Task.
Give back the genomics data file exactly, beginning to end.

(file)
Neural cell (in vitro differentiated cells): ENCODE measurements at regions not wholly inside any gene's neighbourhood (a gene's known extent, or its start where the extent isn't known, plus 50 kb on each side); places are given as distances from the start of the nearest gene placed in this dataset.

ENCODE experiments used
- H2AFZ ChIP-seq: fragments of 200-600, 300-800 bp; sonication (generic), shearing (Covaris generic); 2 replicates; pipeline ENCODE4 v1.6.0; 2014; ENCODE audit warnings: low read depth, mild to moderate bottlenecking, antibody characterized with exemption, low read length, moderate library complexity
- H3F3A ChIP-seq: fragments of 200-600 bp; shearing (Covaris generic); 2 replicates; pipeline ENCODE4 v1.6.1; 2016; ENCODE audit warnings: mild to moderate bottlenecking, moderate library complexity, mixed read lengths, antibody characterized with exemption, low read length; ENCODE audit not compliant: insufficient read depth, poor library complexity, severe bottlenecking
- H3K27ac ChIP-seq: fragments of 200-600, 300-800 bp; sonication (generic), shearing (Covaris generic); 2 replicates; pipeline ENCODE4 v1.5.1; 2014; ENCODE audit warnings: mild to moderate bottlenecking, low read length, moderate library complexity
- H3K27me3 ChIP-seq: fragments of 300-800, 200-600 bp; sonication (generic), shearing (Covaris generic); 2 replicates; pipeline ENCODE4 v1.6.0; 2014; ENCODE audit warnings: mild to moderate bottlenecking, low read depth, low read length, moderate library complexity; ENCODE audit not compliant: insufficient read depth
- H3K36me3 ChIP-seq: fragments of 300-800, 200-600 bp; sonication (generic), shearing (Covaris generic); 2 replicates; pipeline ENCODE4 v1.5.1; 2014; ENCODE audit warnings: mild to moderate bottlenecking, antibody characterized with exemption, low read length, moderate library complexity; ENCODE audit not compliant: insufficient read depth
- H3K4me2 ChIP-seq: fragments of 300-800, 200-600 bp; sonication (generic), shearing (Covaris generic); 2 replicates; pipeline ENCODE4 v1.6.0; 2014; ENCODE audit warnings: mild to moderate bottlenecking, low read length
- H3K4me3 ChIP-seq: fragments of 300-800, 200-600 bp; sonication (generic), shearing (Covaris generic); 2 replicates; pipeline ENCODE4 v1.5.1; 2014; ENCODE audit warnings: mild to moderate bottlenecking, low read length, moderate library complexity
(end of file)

Neural cell (in vitro differentiated cells): ENCODE measurements at regions not wholly inside any gene's neighbourhood (a gene's known extent, or its start where the extent isn't known, plus 50 kb on each side); places are given as distances from the start of the nearest gene placed in this dataset.

ENCODE experiments used
- H2AFZ ChIP-seq: fragments of 200-600, 300-800 bp; sonication (generic), shearing (Covaris generic); 2 replicates; pipeline ENCODE4 v1.6.0; 2014; ENCODE audit warnings: low read depth, mild to moderate bottlenecking, antibody characterized with exemption, low read length, moderate library complexity
- H3F3A ChIP-seq: fragments of 200-600 bp; shearing (Covaris generic); 2 replicates; pipeline ENCODE4 v1.6.1; 2016; ENCODE audit warnings: mild to moderate bottlenecking, moderate library complexity, mixed read lengths, antibody characterized with exemption, low read length; ENCODE audit not compliant: insufficient read depth, poor library complexity, severe bottlenecking
- H3K27ac ChIP-seq: fragments of 200-600, 300-800 bp; sonication (generic), shearing (Covaris generic); 2 replicates; pipeline ENCODE4 v1.5.1; 2014; ENCODE audit warnings: mild to moderate bottlenecking, low read length, moderate library complexity
- H3K27me3 ChIP-seq: fragments of 300-800, 200-600 bp; sonication (generic), shearing (Covaris generic); 2 replicates; pipeline ENCODE4 v1.6.0; 2014; ENCODE audit warnings: mild to moderate bottlenecking, low read depth, low read length, moderate library complexity; ENCODE audit not compliant: insufficient read depth
- H3K36me3 ChIP-seq: fragments of 300-800, 200-600 bp; sonication (generic), shearing (Covaris generic); 2 replicates; pipeline ENCODE4 v1.5.1; 2014; ENCODE audit warnings: mild to moderate bottlenecking, antibody characterized with exemption, low read length, moderate library complexity; ENCODE audit not compliant: insufficient read depth
- H3K4me2 ChIP-seq: fragments of 300-800, 200-600 bp; sonication (generic), shearing (Covaris generic); 2 replicates; pipeline ENCODE4 v1.6.0; 2014; ENCODE audit warnings: mild to moderate bottlenecking, low read length
- H3K4me3 ChIP-seq: fragments of 300-800, 200-600 bp; sonication (generic), shearing (Covaris generic); 2 replicates; pipeline ENCODE4 v1.5.1; 2014; ENCODE audit warnings: mild to moderate bottlenecking, low read length, moderate library complexity